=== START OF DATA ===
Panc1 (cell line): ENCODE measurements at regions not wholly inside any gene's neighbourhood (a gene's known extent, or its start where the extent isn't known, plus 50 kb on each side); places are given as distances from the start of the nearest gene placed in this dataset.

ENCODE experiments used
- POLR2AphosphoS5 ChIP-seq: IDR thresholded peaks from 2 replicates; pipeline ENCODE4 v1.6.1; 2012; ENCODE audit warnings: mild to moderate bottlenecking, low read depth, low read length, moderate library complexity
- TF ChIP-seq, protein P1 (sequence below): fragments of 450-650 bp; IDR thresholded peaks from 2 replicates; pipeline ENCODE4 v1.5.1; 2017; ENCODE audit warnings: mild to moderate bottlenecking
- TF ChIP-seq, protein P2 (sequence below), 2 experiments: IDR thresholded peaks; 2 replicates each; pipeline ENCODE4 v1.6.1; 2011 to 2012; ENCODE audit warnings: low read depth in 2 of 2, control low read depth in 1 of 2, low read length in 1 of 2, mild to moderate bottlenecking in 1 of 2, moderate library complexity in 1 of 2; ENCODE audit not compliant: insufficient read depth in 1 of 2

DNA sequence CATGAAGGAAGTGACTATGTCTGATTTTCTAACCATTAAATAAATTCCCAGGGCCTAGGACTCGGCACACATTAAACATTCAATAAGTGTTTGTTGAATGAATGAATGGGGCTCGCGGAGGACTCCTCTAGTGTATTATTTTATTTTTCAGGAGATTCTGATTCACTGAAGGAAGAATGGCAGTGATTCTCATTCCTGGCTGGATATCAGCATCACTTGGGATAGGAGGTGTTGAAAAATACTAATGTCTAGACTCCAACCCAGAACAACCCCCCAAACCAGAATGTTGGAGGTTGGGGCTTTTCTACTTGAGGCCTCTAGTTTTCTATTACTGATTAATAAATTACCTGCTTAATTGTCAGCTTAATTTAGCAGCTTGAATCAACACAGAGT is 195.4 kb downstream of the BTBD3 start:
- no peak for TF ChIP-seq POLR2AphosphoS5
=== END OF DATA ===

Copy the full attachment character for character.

Panc1 (cell line): ENCODE measurements at regions not wholly inside any gene's neighbourhood (a gene's known extent, or its start where the extent isn't known, plus 50 kb on each side); places are given as distances from the start of the nearest gene placed in this dataset.

ENCODE experiments used
- POLR2AphosphoS5 ChIP-seq: IDR thresholded peaks from 2 replicates; pipeline ENCODE4 v1.6.1; 2012; ENCODE audit warnings: mild to moderate bottlenecking, low read depth, low read length, moderate library complexity
- TF ChIP-seq, protein P1 (sequence below): fragments of 450-650 bp; IDR thresholded peaks from 2 replicates; pipeline ENCODE4 v1.5.1; 2017; ENCODE audit warnings: mild to moderate bottlenecking
- TF ChIP-seq, protein P2 (sequence below), 2 experiments: IDR thresholded peaks; 2 replicates each; pipeline ENCODE4 v1.6.1; 2011 to 2012; ENCODE audit warnings: low read depth in 2 of 2, control low read depth in 1 of 2, low read length in 1 of 2, mild to moderate bottlenecking in 1 of 2, moderate library complexity in 1 of 2; ENCODE audit not compliant: insufficient read depth in 1 of 2

DNA sequence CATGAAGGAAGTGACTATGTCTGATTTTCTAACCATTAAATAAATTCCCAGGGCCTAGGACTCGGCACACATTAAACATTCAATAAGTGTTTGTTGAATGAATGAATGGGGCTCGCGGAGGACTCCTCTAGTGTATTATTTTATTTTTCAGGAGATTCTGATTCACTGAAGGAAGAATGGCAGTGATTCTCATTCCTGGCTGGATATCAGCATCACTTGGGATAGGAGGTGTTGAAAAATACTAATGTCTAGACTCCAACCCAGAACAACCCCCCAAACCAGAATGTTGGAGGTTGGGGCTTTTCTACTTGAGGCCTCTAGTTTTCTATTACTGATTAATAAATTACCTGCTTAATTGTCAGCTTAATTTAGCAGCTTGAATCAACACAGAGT is 195.4 kb downstream of the BTBD3 start:
- no peak for TF ChIP-seq POLR2AphosphoS5